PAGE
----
All equipment was calibrated, configured, and locked in place prior to the first test. The white noise was engaged and sound levels measured in the Receiver Room with no fabric in place. Then one fabric specimen was sealed to the source side of the doorway with blue painters tape. The fabric covered the entire doorway, floor to doorway top. The white noise source was re-engaged and sound levels measured again within the Receiver Room. After each test, the previous fabric was removed and a new specimen was sealed into place. The procedure was repeated for all material specimens. No microphones, speakers, settings or parameters were moved or adjusted at any time after the first measurement began until all specimens had been tested.
The two measurement channels for each test specimen were averaged together and compared to the open (no cloth) configuration. Sound levels at each octave band were subtracted from the open condition, showing the Transmission Loss across the audible frequency spectrum. These data appear in the chart below. Note that a higher dB figure in this chart signifies a greater reduction and therefore LESS sound transmission through the fabric at that frequency range. Also note that changes to sound level of less than 1dB are generally not perceivable to human hearing. Just Noticeable Difference (jnd) for sound level is typically between 1 and 3 dB depending on the individual listener. Due to the logarithmic nature of decibels, a reduction of 10dB will be perceived as half as loud.
I was quite surprised at how effective grill cloth is; almost all of the fabric options performed much better than expected. Some of the options provided so little transmission loss that they would not impart any perceivable change to the pipe organ’s tonal characteristics (i.e. less than 1dB of attenuation at all frequency bands). Fortunately, these are the three most common choices for most organ builders:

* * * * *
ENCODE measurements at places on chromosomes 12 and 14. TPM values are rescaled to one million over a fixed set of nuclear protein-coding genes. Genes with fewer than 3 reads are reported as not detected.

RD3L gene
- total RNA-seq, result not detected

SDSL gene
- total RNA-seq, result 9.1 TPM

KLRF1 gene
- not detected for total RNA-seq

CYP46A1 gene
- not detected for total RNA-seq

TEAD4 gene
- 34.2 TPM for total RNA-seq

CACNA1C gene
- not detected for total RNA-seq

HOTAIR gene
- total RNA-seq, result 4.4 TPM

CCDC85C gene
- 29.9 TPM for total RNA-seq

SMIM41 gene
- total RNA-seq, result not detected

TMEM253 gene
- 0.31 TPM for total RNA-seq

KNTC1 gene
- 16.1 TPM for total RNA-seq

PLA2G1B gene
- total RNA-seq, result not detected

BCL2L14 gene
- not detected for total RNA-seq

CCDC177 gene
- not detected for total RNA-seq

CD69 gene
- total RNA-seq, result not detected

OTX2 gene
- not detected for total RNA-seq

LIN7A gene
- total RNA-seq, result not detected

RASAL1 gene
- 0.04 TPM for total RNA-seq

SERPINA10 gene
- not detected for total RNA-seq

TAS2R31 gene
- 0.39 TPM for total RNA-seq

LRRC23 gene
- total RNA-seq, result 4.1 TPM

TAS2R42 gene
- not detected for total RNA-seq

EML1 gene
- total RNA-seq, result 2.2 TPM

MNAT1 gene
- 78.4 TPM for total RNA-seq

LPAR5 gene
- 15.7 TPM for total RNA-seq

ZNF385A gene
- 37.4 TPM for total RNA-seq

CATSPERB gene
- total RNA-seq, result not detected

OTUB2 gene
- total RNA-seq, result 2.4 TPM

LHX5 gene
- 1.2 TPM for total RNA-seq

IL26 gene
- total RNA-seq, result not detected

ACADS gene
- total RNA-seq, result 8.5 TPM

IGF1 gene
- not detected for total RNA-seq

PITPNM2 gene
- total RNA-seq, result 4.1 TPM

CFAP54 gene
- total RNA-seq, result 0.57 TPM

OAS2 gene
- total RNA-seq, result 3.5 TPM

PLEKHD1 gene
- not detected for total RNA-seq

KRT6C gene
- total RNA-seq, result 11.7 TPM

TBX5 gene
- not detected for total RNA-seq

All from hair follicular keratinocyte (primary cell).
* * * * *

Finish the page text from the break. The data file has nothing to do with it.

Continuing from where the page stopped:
Two material types not commonly used as organ grille clothe also performed very well. These materials offer a more decorative appearance and will provide only a very slight shift in tonal quality (a 1-2dB reduction in high frequency brightness:
The final material option (MDC Wallcovering Maia 1801) featured an acrylic backing seal that rendered it virtually airtight. This material attenuated mid and high frequency sound considerably and is -unfortunately- not acceptable as a pipe organ grille cloth.
After reviewing the test data and inspecting each fabric option, a pattern emerged. The more open the fabric weave, the better it performed in the testing. The window screen was the most open and provided the least attenuation, while acrylic backed fabric provided the greatest reduction of high frequency sound. Ordering the materials by visual opaqueness produces the exact sequence as when ordered by overall Transmission Loss!
This investigation has confirmed the excellent performance of a few commonly installed pipe organ grille cloth materials and proven the effectiveness of a few new options. When selecting a pipe organ grille cloth, be sure to choose a fabric with a maximum open weave and not one with a sealed acrylic backing.